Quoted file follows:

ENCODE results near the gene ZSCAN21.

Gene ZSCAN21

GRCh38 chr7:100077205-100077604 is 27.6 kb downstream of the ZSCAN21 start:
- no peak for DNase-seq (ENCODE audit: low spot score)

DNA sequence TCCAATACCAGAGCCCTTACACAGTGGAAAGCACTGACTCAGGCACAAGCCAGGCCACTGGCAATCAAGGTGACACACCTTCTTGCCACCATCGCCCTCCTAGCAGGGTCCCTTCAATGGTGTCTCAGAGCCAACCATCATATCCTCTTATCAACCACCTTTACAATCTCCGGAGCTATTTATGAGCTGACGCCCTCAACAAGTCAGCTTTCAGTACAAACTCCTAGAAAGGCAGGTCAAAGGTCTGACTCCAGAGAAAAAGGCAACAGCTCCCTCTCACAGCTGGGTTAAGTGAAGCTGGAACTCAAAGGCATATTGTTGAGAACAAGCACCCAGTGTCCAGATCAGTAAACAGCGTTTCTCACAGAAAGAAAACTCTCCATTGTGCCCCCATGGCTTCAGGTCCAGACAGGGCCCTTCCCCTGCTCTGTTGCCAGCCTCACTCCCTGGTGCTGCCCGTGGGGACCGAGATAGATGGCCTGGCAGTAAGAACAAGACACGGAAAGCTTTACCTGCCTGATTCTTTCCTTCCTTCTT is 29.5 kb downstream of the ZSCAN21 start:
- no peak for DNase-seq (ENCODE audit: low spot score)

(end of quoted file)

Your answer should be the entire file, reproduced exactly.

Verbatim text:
ENCODE results near the gene ZSCAN21.

Gene ZSCAN21

GRCh38 chr7:100077205-100077604 is 27.6 kb downstream of the ZSCAN21 start:
- no peak for DNase-seq (ENCODE audit: low spot score)

DNA sequence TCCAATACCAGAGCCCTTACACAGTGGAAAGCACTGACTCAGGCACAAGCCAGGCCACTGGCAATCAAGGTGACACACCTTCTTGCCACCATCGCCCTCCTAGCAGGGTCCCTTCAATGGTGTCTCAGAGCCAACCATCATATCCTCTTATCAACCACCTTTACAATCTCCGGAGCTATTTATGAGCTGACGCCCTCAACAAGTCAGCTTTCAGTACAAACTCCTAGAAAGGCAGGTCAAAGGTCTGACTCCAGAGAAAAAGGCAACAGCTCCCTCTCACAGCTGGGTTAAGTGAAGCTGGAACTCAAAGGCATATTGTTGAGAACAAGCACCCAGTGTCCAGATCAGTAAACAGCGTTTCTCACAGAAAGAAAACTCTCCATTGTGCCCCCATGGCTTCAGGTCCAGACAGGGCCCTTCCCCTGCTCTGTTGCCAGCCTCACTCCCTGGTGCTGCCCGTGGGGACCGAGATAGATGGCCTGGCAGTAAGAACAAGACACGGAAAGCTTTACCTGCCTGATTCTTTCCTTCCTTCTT is 29.5 kb downstream of the ZSCAN21 start:
- no peak for DNase-seq (ENCODE audit: low spot score)